The Infamy Infamy rules came out a year ago. I played the game solo last autumn, over a webcam in the spring with my friend the Admiral (https://wordpress.com/post/paulhhodson.wordpress.com/4439), and yesterday, at the Amsterdam Six-Shooters wargames club, face to face for the first time, against Marc H. It’s even better this way!
Marc, as the veteran Aquitanian warlord Bituitus, rode at the head of two groups of noble cavalry. Alongside him fought three groups of warriors under Adiatunnus, plus two groups of skirmishing slingers. As centurion Augustinus I commanded three groups of Roman legionaries, two groups of Numidian light horsemen and a group of Numidian skirmishers with javelins.
Augustinus was supposed to escort half a dozen small cows from one end of the table to the other. He set the skirmishers to drive along the cows; advanced the steady Romans as quickly as he could; and sent the Numidian horse on ahead to tangle with Bituitus’ nobles.
Bituitus, helped by excellent shooting by the slingers, had much the better of the cavalry fight. I got one light horse group into position on the flank of Bituitus’s column of nobles, but when we studied the rules it turned out that a column is the optimal formation to resist a flank attack – so I did not press it home.
Meanwhile, Adiatunnus lurked.
He sprang out at last from the edge of the woods, three groups of infantry in a wedge. They fell on a group of my light cavalry and drove them from the field. They would have charged on against the legionaries, who’d caught up with the battle at last. But a roll of three (on two dice) meant that the group at the head of the Gallic wedge failed by a hair’s breadth to strike – and then a double one for a supporting group broke up Adiatunnus’ mob.
Instead, the Romans charged. In a series of attacks, with Augustinus fighting in the front rank like a devil, they wiped out two Gallic groups. Adiatunnus managed to sneak the third group out from the front line and away, battered beyond belief.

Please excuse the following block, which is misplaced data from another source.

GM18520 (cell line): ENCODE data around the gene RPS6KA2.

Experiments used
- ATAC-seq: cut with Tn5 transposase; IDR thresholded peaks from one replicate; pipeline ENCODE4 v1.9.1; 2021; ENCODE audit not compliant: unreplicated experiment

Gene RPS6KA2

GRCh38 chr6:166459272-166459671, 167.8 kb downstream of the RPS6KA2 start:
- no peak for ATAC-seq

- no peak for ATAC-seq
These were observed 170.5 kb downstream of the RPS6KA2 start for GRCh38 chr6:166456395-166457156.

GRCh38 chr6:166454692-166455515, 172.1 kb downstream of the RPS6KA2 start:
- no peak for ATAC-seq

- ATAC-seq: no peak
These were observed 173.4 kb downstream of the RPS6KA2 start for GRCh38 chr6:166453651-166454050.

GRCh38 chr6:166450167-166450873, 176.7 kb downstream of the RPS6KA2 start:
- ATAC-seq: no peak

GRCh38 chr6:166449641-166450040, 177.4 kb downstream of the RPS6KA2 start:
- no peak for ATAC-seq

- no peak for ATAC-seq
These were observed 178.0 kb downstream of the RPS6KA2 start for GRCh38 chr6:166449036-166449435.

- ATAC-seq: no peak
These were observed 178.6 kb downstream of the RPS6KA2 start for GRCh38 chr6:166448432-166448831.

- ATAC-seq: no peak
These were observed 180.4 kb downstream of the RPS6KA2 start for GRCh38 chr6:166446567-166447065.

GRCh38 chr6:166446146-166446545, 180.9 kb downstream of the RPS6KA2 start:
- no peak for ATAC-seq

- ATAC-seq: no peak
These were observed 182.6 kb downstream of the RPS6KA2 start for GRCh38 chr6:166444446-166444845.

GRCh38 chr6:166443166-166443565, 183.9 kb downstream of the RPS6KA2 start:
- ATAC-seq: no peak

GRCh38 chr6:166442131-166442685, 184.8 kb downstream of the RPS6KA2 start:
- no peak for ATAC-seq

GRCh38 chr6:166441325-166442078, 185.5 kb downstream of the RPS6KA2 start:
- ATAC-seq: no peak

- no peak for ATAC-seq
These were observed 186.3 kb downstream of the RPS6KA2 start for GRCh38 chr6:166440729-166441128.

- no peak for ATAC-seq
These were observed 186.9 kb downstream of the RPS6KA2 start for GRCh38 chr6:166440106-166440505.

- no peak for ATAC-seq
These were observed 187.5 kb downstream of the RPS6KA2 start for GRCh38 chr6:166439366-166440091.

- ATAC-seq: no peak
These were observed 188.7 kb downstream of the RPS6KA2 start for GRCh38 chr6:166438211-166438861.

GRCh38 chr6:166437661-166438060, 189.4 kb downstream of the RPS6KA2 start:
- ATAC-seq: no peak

As this decisive fight went on, Bituitus’ heavy horsemen took up a position of menace on the Romans’ rear. Then charged. To their disbelief, the few remaining Numidian cavalrymen made a sacrificial stand. They bought Augustinus the time he needed to complete the infantry’s rout. (The photo shows this moment of the battle.)
The Romans, perhaps, were set for victory.
But foolishly I had moved my skirmishers, with an excess of care, to protect the Romans’ flank. I had left the cattle, that I was supposed to drive, roaming free across the battlefield.
Four hours’ play ended with the Romans ahead in terms of force morale – but with no troops fast enough to catch Bituitus’s noble cavalry and finish off the job. Instead, those nobles were well placed to fall on the cows and carry them off themselves. We’ll be feasting tonight, boys, cried my enemy Bituitus.
We called it a winning draw for the Romans.
It must be obvious: I love this game. Each side has their own tricks to master. Every game throws up a different story.